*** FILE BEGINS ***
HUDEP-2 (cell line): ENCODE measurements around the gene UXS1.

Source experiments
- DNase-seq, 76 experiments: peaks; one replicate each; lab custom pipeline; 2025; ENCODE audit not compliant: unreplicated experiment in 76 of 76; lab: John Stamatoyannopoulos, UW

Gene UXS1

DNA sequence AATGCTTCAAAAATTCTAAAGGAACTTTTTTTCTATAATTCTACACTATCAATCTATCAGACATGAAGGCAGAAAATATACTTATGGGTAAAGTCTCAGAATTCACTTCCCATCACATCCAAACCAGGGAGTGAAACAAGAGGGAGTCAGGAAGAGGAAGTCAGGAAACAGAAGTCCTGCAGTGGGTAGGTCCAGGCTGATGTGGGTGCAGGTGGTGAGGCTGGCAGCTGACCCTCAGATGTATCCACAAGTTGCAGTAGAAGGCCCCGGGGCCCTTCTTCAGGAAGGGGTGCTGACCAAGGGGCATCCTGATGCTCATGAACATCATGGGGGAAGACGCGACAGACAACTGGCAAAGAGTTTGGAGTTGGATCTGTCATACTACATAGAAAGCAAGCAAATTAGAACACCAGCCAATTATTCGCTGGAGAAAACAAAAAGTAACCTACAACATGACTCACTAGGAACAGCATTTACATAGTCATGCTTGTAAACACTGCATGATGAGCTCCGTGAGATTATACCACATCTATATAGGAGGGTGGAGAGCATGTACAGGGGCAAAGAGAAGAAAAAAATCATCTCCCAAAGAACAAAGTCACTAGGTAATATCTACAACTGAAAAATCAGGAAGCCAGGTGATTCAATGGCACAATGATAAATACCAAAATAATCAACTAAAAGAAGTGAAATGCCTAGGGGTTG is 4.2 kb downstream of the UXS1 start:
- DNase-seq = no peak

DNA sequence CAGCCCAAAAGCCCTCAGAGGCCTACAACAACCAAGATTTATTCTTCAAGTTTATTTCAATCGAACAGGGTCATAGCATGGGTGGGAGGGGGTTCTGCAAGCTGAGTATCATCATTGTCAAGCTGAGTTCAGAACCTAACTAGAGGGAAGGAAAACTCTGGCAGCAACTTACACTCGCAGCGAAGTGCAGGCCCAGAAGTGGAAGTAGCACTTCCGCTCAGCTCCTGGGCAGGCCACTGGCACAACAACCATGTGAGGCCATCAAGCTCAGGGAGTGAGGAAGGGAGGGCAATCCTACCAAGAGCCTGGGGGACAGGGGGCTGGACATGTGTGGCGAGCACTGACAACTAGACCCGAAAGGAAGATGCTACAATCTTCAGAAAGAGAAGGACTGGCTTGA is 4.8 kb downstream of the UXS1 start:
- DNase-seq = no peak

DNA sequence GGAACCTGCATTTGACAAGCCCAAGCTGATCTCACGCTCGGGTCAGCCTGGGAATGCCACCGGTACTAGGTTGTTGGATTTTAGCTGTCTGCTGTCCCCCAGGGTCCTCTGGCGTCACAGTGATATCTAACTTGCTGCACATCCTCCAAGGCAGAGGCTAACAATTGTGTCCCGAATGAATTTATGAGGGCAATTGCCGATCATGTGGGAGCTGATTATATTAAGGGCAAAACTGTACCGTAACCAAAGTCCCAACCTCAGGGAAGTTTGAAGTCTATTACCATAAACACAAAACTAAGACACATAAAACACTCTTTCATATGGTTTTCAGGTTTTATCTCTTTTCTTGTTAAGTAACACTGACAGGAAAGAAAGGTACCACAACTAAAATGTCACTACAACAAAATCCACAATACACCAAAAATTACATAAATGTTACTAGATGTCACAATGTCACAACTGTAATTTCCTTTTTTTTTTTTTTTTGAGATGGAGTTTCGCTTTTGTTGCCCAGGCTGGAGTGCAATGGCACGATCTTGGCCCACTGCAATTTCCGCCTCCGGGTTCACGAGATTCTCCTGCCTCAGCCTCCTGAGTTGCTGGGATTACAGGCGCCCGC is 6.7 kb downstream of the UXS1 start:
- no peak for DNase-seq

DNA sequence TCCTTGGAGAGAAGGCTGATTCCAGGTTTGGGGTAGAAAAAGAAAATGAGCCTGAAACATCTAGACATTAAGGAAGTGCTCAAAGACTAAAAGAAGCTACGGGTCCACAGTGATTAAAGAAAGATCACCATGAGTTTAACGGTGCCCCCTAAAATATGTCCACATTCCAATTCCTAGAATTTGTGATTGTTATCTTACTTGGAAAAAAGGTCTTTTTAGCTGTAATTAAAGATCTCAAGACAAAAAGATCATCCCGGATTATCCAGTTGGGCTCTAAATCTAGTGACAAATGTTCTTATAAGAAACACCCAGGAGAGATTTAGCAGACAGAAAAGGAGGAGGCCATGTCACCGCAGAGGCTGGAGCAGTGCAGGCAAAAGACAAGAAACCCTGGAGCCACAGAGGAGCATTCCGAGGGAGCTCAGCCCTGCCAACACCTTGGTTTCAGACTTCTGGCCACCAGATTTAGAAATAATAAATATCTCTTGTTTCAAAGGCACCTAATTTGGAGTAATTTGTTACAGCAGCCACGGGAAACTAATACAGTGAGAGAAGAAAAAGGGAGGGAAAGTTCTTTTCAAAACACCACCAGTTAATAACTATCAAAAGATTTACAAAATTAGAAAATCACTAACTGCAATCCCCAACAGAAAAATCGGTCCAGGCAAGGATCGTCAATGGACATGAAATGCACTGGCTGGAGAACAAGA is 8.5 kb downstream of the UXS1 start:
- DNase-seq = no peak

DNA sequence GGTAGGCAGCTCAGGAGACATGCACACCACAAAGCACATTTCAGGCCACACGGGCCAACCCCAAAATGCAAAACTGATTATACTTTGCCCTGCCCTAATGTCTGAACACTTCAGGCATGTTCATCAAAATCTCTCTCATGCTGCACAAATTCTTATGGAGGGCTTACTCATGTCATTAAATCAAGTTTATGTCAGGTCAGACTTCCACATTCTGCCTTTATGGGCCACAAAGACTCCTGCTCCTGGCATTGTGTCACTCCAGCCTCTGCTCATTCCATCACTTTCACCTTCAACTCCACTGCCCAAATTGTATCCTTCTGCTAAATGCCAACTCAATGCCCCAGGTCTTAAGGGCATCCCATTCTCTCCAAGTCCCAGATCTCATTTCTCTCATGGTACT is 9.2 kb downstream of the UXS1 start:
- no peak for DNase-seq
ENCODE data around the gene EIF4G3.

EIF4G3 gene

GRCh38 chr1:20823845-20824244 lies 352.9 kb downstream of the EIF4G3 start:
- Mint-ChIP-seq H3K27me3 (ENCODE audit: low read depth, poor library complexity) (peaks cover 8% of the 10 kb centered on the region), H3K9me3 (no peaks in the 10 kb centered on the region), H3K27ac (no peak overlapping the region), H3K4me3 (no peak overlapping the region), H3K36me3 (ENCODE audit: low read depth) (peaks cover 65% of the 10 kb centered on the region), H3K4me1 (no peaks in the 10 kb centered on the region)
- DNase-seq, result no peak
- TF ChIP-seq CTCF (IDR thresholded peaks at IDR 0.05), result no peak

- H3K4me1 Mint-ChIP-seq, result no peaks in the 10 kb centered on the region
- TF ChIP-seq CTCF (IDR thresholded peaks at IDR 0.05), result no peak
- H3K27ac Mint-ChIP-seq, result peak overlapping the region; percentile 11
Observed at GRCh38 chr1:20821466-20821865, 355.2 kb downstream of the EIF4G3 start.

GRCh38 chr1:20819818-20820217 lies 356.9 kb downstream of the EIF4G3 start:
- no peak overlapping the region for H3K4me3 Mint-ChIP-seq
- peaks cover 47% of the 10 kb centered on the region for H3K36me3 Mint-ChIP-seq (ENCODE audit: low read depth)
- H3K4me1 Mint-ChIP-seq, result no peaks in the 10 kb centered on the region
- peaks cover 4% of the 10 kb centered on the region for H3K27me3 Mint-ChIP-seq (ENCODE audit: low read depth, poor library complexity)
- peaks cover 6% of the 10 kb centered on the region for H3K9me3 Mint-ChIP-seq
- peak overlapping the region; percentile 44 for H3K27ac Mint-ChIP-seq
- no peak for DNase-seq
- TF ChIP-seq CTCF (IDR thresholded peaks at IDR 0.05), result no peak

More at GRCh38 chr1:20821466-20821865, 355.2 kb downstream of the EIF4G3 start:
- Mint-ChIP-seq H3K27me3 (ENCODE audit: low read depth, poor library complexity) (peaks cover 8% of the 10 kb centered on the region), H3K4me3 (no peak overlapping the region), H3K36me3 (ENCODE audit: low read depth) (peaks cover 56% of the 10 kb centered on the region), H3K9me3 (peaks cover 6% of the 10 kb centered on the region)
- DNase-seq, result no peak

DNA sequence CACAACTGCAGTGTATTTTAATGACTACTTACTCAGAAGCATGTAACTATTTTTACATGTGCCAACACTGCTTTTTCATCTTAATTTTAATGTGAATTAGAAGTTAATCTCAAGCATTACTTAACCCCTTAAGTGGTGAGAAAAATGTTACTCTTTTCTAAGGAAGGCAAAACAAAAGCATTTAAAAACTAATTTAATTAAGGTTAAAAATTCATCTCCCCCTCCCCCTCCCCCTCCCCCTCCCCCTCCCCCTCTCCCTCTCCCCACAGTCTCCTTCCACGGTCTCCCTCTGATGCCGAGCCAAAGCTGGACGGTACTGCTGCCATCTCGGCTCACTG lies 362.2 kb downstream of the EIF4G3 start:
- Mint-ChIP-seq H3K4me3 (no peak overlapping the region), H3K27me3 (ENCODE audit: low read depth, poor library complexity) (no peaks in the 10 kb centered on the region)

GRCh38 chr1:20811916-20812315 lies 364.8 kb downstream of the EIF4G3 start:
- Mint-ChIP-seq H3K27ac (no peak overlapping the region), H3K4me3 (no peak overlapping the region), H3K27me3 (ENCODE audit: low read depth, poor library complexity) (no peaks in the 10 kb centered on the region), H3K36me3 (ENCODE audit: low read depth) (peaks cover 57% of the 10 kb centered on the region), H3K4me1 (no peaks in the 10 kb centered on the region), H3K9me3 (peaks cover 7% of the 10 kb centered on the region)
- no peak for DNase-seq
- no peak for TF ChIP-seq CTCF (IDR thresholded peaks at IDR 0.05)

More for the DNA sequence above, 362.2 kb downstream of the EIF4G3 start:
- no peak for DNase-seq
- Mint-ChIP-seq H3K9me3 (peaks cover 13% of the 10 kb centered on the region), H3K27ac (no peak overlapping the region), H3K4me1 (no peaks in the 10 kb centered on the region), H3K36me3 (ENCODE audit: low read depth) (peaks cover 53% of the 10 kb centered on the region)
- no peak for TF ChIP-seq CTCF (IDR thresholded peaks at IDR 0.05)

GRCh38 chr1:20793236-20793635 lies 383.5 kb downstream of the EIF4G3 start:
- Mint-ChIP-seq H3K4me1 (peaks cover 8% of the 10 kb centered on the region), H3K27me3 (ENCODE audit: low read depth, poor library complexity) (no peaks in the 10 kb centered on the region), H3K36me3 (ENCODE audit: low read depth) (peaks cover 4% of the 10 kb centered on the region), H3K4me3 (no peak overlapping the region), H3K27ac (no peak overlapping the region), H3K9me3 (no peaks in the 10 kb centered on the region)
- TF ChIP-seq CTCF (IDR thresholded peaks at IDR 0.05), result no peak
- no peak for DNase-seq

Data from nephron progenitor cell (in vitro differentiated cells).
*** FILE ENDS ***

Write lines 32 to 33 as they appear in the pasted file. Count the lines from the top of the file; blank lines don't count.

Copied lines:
- no peak for DNase-seq
- TF ChIP-seq CTCF (IDR thresholded peaks at IDR 0.05), result no peak